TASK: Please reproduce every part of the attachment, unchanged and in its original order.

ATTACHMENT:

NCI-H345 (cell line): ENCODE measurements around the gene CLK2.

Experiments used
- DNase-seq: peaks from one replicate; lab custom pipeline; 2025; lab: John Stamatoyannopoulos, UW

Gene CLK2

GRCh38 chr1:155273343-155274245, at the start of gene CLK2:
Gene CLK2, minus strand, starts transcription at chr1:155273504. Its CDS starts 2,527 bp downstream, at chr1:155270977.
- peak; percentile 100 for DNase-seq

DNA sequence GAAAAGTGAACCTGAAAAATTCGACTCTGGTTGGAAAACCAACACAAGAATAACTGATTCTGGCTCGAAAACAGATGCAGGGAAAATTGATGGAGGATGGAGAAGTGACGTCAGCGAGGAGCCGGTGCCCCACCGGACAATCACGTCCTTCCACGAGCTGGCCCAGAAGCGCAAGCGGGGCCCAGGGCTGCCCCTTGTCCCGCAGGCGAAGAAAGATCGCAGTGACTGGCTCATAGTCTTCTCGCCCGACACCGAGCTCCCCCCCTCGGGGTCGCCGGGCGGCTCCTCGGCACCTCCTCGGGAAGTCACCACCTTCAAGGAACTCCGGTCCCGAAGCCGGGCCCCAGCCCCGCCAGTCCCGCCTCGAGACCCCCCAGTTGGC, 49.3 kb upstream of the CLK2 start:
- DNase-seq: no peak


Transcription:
NCI-H345 (cell line): ENCODE measurements around the gene CLK2.

Experiments used
- DNase-seq: peaks from one replicate; lab custom pipeline; 2025; lab: John Stamatoyannopoulos, UW

Gene CLK2

GRCh38 chr1:155273343-155274245, at the start of gene CLK2:
Gene CLK2, minus strand, starts transcription at chr1:155273504. Its CDS starts 2,527 bp downstream, at chr1:155270977.
- peak; percentile 100 for DNase-seq

DNA sequence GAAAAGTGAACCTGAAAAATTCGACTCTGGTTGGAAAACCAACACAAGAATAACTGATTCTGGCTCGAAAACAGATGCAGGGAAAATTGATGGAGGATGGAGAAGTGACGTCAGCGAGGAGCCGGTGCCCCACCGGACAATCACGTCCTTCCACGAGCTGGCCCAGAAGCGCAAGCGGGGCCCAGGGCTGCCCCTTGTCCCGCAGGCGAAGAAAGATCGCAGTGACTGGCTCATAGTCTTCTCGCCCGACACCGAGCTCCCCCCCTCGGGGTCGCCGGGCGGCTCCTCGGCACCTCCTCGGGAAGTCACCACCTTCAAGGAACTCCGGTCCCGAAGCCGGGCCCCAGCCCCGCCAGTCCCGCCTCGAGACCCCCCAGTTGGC, 49.3 kb upstream of the CLK2 start:
- DNase-seq: no peak